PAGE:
Inside the converter

Plotting the pathways of the oil that enters and exits the converter is not an easy task if you are only looking at the parts of the converter. Adding a stator support and an input shaft to the converter parts makes this task somewhat easier.

There are three (3) possible paths for oil to take to get in or out of the torque converter. The most obvious path is between the inside diameter (I.D.) of the impeller hub and the outside diameter (O.D.) of the stator support. The other two (2) passageways live within the I.D. of the stator support. If the transmission has a solid input/turbine shaft the oil must pass between the O.D. of the input shaft and the I.D. of the stator support. If the transmission has a hollow input/turbine/ shaft, the oil can travel through the input shaft.

All three (3) of the passages are unique and have changed through the years. All of the early converters were filled through the passage between the I.D. of the impeller hub and the O.D. of the stator support. This method was used until the introduction of the lockup torque converter in the late 1970s. To turn the lockup on or off an extra valve or two (2) was added to the transmission. The added valves were “switch valves,” “lockup control valves” or with the three (3) path converters “bypass valves.” The valves were used to reverse the in and out flow of the converter to apply and release lockup. The torque converter clutch (TCC) piston in the lock up torque converter worked like a one-way valve.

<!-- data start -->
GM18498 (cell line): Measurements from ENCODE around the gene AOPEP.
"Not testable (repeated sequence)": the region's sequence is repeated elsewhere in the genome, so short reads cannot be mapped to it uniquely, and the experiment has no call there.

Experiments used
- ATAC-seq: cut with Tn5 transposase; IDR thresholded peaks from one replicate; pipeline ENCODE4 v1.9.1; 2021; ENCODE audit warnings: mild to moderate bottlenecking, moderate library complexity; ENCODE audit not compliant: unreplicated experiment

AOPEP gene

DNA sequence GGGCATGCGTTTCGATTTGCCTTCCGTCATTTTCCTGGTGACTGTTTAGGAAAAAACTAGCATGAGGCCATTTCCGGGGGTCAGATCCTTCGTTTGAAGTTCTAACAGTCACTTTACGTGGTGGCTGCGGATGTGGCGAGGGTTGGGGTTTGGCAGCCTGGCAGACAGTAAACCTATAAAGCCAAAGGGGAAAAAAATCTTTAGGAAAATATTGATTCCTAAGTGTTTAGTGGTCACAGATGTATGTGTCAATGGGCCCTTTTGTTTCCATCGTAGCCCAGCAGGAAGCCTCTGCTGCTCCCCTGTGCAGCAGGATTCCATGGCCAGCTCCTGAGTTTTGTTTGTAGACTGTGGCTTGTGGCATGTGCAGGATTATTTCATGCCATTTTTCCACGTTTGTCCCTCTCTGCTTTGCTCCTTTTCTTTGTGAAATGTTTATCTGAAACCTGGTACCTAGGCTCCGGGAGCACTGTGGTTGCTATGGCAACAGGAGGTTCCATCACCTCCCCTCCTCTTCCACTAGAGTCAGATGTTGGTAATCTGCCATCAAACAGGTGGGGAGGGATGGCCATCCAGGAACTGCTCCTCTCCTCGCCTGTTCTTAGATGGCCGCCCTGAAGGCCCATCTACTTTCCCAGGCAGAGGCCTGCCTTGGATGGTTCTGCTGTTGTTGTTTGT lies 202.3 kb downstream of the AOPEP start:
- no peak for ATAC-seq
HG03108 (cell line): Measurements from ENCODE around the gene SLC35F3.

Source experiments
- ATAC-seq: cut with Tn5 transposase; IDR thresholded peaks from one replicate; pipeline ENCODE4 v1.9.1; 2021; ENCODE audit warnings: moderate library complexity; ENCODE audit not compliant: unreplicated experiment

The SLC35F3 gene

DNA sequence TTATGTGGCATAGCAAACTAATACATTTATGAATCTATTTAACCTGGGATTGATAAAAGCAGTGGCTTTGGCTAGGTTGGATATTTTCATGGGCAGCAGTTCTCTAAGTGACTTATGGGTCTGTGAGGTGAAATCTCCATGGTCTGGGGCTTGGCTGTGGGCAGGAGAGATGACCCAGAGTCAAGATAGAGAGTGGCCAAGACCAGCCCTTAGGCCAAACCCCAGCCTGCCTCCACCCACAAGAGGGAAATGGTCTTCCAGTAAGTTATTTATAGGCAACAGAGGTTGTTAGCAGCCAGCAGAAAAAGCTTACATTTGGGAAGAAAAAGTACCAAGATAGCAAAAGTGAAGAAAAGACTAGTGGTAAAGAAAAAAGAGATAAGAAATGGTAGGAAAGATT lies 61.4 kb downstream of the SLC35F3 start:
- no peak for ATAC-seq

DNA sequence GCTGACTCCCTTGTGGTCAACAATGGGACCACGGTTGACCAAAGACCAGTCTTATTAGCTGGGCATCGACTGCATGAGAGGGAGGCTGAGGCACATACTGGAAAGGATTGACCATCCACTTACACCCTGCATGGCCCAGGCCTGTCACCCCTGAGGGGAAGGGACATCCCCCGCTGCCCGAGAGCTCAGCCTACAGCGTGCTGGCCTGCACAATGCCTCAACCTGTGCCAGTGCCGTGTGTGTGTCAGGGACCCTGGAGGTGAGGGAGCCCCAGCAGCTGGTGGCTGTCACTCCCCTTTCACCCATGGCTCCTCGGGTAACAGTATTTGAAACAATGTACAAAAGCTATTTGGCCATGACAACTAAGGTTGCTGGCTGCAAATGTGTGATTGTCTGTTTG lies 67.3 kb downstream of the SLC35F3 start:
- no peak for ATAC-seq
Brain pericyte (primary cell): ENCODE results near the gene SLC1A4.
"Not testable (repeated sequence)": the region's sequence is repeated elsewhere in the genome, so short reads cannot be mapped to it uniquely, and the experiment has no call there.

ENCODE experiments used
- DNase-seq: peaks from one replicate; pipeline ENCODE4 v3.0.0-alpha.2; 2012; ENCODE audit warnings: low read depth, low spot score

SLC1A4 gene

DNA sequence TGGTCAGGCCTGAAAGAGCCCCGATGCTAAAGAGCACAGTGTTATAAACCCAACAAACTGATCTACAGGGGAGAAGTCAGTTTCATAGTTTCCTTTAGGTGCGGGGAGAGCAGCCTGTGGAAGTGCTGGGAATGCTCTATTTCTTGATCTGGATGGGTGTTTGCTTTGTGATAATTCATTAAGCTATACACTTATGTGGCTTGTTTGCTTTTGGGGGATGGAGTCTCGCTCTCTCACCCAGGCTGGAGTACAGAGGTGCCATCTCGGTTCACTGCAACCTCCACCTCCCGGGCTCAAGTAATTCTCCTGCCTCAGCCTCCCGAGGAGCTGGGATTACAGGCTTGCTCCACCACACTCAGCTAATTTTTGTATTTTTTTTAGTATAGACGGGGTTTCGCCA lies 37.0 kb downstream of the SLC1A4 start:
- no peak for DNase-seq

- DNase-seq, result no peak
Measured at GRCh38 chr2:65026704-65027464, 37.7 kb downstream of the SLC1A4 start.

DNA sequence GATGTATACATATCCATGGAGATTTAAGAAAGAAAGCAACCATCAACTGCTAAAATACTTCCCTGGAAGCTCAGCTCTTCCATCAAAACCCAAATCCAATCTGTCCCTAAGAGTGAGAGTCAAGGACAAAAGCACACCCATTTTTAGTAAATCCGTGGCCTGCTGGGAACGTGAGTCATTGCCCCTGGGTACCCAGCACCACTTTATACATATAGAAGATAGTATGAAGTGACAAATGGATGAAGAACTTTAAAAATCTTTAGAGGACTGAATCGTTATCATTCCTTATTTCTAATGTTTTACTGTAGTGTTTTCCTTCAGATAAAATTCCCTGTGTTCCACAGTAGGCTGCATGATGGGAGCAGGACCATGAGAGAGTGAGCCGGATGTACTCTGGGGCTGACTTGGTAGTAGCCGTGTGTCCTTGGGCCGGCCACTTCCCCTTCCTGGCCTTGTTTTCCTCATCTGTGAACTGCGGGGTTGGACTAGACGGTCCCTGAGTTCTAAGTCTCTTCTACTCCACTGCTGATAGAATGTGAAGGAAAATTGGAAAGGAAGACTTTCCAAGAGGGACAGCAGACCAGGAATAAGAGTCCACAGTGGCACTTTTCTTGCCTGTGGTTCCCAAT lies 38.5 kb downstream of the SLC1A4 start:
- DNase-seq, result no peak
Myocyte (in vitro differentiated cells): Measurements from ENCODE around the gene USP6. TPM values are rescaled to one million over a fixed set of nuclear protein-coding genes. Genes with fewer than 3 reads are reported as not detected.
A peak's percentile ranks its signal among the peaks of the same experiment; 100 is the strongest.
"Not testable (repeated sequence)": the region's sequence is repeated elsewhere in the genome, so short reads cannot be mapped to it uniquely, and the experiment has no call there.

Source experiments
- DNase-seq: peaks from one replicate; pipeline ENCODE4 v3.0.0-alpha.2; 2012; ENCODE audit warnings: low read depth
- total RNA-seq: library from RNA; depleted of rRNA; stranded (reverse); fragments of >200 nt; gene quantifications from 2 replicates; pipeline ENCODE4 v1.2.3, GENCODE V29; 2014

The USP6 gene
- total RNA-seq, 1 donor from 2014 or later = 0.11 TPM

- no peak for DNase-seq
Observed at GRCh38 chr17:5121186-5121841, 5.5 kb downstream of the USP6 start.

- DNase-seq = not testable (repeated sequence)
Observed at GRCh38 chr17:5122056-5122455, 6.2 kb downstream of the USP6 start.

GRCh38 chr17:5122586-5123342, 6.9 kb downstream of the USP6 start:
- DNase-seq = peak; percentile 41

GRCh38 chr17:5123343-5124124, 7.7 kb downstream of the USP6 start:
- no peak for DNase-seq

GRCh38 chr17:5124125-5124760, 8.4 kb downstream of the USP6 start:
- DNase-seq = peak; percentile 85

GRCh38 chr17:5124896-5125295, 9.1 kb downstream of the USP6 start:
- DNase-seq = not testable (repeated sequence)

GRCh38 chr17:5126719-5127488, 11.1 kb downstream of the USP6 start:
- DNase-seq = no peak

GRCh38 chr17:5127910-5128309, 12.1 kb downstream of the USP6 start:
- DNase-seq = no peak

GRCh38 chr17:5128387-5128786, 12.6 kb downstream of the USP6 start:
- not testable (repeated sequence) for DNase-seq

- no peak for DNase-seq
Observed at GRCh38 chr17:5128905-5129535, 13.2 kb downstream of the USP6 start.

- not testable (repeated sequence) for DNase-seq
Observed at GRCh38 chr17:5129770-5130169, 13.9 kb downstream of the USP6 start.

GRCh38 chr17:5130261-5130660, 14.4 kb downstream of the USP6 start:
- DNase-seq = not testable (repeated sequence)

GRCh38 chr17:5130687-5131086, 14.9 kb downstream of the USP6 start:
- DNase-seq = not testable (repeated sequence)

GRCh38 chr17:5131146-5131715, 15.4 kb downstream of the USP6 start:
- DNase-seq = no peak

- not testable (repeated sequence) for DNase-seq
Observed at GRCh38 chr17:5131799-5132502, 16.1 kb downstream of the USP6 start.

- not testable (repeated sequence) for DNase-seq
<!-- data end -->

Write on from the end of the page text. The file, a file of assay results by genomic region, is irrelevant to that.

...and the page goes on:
In the TCC release mode, charge oil and TCC release oil are one and the same. The charge/release oil would travel either through or around the input shaft and exit in front of the TCC clutch. From here it would travel between the cover and TCC clutch, floating it off of the cover and continue past the O.D. of the TCC clutch. It would then exit the converter through the passage that was previously used to charge the converter.

When the lockup mode is commanded, the in and out flow of the converter is reversed. At this time, the TCC apply oil is divided. One part of the TCC apply oil enters the converter through the early converters charge oil passage. When this oil gets to the TCC piston it moves it forward against the cover, closing off the exit passage. The other part of the TCC apply oil is directed to the cooler and returns to the transmission as lube oil. The oil in front of the TCC clutch is metered out of the converter to exhaust to regulate TCC apply feel.

Since there is no cross passage in the stator support, oil must travel to the front of the stator support to reverse direction. The inner race for the stator is splined to the front of the stator support and it will not pass oil. The turbine side stator cap is the first place that the oil can cross to the reverse direction. In the TCC release mode there are three (3) possible pathways for the oil to reverse direction: 1st pathway, between the TCC piston and cover; 2nd pathway, between the TCC piston and turbine; and 3rd pathway, between the turbine and stator. In the lockup mode the turbine side stator cap is the only path in or out of the converter. For this reason this cap should never be restricted. All of the original equipment (OE) turbine side stator caps will flow between 30 to 32 gallons per minute (GPM).

The flow through this stator cap (Figure 1) has a direct connection to the efficiency and the regulation of temperature in the converter. If this flow rate is less than 10 GPM the converter will overheat before it gets off of the lift. Be alert to any possible flow rate restrictions on after-market stator caps, especially bearing adapters.

Regulating the flow